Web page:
Dragon Uppercut, called Thunder God Fist (雷神拳 Raijinken) in the Japanese version, is a move introduced in the original Tekken game and can be performed by every practitioner of the Mishima Style Karate.
Another input is 1+2+3+4~1 for Jinpachi in Tekken 5 while in Tekken Tag Tournament 2, it is buffed into 3+4~1. The follow-up attacks are however character specific (see respective articles for details). Heihachi also has an electrified version and a delayed version of the Dragon Uppercut, which in some games took the regular Dragon Uppercut's place.
When to use
The Dragon Uppercut is relatively slow, and the long crouch animation after the step-in is a sure-tell of what's to come, meaning that a standing opponent has plenty of time to see and block/evade it.
The step-in crouch is not without its advantages though. It is able to duck under all high attacks, and right before the punch itself, most mid attacks as well. This makes it a relatively good counter-attack when one anticipates the opponent to dish out a high-mid string, however, because of the often better alternatives which can also lead to juggles, the stand-alone Dragon Uppercut is rarely, if ever, used in high-level play.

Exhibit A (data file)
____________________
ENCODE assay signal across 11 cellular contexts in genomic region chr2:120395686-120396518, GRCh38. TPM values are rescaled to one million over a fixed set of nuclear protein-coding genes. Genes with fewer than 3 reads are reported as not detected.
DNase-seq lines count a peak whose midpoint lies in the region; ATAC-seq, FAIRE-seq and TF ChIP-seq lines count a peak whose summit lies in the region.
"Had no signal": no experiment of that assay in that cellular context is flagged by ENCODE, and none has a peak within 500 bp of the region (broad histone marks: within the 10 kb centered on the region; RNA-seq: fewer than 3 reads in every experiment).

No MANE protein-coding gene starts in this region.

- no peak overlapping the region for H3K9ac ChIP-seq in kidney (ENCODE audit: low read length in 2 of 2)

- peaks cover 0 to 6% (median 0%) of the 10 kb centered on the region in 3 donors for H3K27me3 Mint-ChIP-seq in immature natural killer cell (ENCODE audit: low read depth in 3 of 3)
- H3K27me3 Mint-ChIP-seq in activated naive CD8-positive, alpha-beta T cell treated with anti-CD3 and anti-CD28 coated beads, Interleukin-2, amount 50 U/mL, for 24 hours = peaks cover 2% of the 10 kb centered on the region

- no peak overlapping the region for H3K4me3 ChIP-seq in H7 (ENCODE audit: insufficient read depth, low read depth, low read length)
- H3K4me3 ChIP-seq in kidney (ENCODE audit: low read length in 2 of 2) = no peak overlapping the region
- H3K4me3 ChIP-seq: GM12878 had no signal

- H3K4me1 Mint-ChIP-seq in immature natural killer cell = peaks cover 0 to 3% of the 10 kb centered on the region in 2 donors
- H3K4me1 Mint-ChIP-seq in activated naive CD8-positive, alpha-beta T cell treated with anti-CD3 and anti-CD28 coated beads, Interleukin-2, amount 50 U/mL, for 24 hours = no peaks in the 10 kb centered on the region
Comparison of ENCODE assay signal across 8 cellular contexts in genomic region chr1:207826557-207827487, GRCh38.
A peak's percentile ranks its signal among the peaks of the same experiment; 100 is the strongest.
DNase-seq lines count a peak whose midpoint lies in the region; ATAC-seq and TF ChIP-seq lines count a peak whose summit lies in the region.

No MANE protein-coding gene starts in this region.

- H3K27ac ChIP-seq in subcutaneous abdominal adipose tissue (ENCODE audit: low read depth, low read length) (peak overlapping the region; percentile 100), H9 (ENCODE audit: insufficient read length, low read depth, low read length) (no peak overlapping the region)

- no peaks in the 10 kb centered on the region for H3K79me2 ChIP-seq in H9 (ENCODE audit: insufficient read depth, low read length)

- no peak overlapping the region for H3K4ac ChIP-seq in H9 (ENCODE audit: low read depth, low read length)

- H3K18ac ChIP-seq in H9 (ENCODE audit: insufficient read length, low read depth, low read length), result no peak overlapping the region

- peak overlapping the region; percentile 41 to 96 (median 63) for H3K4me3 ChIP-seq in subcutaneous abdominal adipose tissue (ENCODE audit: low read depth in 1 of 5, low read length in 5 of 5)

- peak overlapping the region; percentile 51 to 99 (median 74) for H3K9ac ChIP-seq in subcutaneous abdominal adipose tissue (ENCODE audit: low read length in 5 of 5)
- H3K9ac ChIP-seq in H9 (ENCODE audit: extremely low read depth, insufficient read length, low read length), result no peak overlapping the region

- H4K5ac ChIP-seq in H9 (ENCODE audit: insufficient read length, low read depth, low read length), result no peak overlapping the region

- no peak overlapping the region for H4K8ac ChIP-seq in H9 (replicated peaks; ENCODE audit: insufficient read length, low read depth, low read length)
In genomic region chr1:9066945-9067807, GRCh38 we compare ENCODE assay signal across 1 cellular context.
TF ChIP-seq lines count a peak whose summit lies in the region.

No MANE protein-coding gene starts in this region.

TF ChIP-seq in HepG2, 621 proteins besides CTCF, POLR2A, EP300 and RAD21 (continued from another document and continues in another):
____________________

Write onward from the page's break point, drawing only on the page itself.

In the cases of Heihachi, Devil/Angel, and Devil Jin, Dragon Uppercut will always knock the opponent off their feet, however, in the cases of Jin (pre-TK4) and Kazuya, this isn't so. In their cases, only clean hits will result in the opponent being knocked off their feet; regular hits, or even counter hits, do not, which is likely why they became able to perform follow-up kicks. However, not getting in a clean hit with Dragon Uppercut is surprisingly difficult.
- The Dragon Uppercut is very similar to the move Shoryuken (昇竜拳 Shōryūken, lit. "Rising Dragon Fist") from the Street Fighter series. Due to fact, the command input itself a Dragon Punch (DP) motion, except unlike in Street Fighter, Tekken's DP motion has a just frame set up between forward and down input.
- Jinpachi Mishima presents a different case when executing this move, as he needs to enter a stance before doing the uppercut. This is logical, however, granted that he cannot perform a crouch-dash move.